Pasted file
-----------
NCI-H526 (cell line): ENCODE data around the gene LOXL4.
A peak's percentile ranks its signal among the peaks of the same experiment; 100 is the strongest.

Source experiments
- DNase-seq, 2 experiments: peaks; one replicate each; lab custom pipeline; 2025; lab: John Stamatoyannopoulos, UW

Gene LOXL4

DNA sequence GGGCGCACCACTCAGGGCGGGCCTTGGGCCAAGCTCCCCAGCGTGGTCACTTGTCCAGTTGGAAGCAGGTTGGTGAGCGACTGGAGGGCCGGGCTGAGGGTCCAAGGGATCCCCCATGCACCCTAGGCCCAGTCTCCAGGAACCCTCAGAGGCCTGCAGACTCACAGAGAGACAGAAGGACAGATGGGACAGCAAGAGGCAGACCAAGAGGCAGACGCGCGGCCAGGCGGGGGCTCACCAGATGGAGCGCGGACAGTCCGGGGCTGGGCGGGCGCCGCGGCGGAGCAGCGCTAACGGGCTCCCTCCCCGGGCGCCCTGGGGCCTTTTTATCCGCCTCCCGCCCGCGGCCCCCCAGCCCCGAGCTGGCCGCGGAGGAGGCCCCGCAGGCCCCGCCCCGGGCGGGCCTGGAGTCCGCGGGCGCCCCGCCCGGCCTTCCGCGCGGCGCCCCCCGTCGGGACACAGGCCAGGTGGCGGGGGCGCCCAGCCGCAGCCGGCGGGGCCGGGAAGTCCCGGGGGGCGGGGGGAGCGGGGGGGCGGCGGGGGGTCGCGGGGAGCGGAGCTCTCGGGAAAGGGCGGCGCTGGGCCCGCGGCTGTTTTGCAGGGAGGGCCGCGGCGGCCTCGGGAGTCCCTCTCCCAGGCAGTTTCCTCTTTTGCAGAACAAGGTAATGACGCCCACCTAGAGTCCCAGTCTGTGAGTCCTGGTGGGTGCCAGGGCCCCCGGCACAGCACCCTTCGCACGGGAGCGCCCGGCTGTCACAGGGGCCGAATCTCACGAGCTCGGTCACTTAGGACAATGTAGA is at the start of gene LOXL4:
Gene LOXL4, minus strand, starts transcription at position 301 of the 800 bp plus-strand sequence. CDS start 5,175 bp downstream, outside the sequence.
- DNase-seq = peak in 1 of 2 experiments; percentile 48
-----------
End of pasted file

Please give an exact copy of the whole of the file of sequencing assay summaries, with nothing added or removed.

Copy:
NCI-H526 (cell line): ENCODE data around the gene LOXL4.
A peak's percentile ranks its signal among the peaks of the same experiment; 100 is the strongest.

Source experiments
- DNase-seq, 2 experiments: peaks; one replicate each; lab custom pipeline; 2025; lab: John Stamatoyannopoulos, UW

Gene LOXL4

DNA sequence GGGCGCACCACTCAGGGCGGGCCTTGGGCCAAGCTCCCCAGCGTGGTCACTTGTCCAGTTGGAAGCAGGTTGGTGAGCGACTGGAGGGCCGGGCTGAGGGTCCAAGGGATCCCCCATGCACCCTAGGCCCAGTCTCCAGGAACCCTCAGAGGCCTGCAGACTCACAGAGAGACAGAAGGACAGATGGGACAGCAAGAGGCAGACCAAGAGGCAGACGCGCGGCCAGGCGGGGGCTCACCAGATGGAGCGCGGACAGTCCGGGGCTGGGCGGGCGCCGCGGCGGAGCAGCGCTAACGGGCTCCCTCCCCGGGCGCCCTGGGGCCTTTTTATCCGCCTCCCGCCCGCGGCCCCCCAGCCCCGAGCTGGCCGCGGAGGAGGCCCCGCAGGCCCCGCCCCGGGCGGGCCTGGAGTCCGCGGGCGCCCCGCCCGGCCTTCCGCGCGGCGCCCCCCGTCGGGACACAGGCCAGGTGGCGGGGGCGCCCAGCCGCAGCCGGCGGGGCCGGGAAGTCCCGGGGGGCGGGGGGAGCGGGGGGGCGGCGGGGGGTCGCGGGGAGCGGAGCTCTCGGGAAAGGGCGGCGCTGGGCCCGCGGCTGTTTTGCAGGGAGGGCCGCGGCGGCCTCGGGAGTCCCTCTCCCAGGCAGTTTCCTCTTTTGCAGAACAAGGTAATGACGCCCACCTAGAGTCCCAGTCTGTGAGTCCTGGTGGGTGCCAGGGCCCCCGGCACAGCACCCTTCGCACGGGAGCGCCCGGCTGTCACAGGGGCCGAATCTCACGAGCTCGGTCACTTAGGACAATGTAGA is at the start of gene LOXL4:
Gene LOXL4, minus strand, starts transcription at position 301 of the 800 bp plus-strand sequence. CDS start 5,175 bp downstream, outside the sequence.
- DNase-seq = peak in 1 of 2 experiments; percentile 48